10. Daniel Sullivan & Till von Wachter, 2009. "Job Displacement and Mortality: An Analysis Using Administrative Data," The Quarterly Journal of Economics, Oxford University Press, vol. 124(3), pages 1265-1306.
    11. Marcus Eliason & Donald Storrie, 2009. "Does Job Loss Shorten Life?," Journal of Human Resources, University of Wisconsin Press, vol. 44(2).
    12. Spletzer, James R, 2000. "The Contribution of Establishment Births and Deaths to Employment Growth," Journal of Business & Economic Statistics, American Statistical Association, vol. 18(1), pages 113-126, January.
    13. Schmitz, Hendrik, 2011. "Why are the unemployed in worse health? The causal effect of unemployment on health," Labour Economics, Elsevier, vol. 18(1), pages 71-78, January.
    14. Manski, Charles F. & Molinari, Francesca, 2010. "Rounding Probabilistic Expectations in Surveys," Journal of Business & Economic Statistics, American Statistical Association, vol. 28(2), pages 219-231.
    Full references (including those not matched with items on IDEAS)

    Citations

    Citations are extracted by the CitEc Project, subscribe to its RSS feed for this item.
    as


    Cited by:

    1. repec:gam:jsusta:v:10:y:2018:i:7:p:2245-:d:155282 is not listed on IDEAS

    More about this item

    Keywords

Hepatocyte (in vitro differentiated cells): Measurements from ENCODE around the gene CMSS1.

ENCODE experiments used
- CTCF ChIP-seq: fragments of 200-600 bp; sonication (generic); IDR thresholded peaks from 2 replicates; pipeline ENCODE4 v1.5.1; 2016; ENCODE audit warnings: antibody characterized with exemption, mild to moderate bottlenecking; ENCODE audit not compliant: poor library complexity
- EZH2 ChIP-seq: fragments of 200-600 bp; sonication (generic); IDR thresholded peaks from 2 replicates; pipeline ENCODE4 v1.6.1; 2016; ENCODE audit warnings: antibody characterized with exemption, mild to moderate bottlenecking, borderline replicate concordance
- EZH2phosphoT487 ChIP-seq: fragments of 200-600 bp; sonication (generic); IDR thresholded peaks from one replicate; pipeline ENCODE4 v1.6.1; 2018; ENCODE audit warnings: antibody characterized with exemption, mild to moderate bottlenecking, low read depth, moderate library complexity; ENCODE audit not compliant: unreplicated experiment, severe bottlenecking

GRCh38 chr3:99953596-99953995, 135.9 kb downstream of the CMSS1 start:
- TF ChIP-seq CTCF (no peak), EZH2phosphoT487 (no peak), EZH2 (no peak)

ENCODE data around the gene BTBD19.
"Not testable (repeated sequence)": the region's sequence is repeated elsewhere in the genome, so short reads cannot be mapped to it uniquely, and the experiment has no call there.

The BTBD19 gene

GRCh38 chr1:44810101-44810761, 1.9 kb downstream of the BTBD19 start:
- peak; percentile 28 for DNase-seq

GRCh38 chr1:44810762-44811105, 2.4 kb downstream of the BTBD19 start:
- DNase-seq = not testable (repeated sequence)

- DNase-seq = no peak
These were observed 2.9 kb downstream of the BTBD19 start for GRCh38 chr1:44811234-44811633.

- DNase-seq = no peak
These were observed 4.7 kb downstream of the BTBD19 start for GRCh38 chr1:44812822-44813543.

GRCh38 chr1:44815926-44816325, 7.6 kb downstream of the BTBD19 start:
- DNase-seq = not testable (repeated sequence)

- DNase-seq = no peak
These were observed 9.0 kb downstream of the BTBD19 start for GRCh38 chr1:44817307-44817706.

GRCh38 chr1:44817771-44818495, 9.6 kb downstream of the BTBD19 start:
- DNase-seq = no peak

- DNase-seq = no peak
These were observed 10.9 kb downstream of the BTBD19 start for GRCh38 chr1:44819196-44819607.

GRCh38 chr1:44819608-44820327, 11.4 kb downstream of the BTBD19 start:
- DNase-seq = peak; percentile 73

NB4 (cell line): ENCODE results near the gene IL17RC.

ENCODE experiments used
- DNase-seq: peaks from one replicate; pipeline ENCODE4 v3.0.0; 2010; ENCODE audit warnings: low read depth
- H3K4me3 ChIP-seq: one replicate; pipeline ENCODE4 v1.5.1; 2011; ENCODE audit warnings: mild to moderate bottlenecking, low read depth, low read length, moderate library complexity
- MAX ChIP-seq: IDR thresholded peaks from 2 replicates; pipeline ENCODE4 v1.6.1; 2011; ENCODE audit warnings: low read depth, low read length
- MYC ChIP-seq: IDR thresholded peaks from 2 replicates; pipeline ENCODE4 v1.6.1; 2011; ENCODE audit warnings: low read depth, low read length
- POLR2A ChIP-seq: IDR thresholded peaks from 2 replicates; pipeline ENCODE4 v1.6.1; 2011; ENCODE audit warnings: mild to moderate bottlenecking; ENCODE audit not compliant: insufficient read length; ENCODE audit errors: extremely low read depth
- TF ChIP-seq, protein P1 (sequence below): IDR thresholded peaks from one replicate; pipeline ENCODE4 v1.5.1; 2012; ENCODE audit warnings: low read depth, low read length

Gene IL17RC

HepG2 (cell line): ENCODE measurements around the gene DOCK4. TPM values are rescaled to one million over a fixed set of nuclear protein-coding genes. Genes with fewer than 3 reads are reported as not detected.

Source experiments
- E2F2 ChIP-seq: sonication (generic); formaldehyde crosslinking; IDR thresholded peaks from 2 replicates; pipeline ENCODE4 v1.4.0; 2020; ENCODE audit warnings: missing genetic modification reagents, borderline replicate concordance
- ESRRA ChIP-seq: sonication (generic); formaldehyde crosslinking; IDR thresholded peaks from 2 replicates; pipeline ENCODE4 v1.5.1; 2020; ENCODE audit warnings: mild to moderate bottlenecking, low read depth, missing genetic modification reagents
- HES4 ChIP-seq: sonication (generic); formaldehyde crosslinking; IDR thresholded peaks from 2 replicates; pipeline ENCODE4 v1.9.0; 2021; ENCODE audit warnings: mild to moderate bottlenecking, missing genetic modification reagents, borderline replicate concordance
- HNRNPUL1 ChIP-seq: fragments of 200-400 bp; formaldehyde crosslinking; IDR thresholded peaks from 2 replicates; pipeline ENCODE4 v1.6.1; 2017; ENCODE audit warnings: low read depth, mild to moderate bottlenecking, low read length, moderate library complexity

Older workers; Job insecurity; Employer downsizing; Health outcomes;

    JEL classification:

    • I12 - Health, Education, and Welfare - - Health - - - Health Behavior
    • M51 - Business Administration and Business Economics; Marketing; Accounting; Personnel Economics - - Personnel Economics - - - Firm Employment Decisions; Promotions

    NEP fields

    This paper has been announced in the following NEP Reports:

    Statistics

    Access and download statistics

    Corrections

    All material on this site has been provided by the respective publishers and authors. You can help correct errors and omissions. When requesting a correction, please mention this item's handle: RePEc:cir:cirwor:2017s-21. See general information about how to correct material in RePEc.

    For technical questions regarding this item, or to correct its authors, title, abstract, bibliographic or download information, contact: (Webmaster). General contact details of provider: http://edirc.repec.org/data/ciranca.html .

    If you have authored this item and are not yet registered with RePEc, we encourage you to do it here. This allows to link your profile to this item. It also allows you to accept potential citations to this item that we are uncertain about.

    If CitEc recognized a reference but did not link an item in RePEc to it, you can help with this form .

    If you know of missing items citing this one, you can help us creating those links by adding the relevant references in the same way as above, for each refering item. If you are a registered author of this item, you may also want to check the "citations" tab in your RePEc Author Service profile, as there may be some citations waiting for confirmation.

    Please note that corrections may take a couple of weeks to filter through the various RePEc services.

    IDEAS is a RePEc service hosted by the Research Division of the Federal Reserve Bank of St. Louis . RePEc uses bibliographic data supplied by the respective publishers.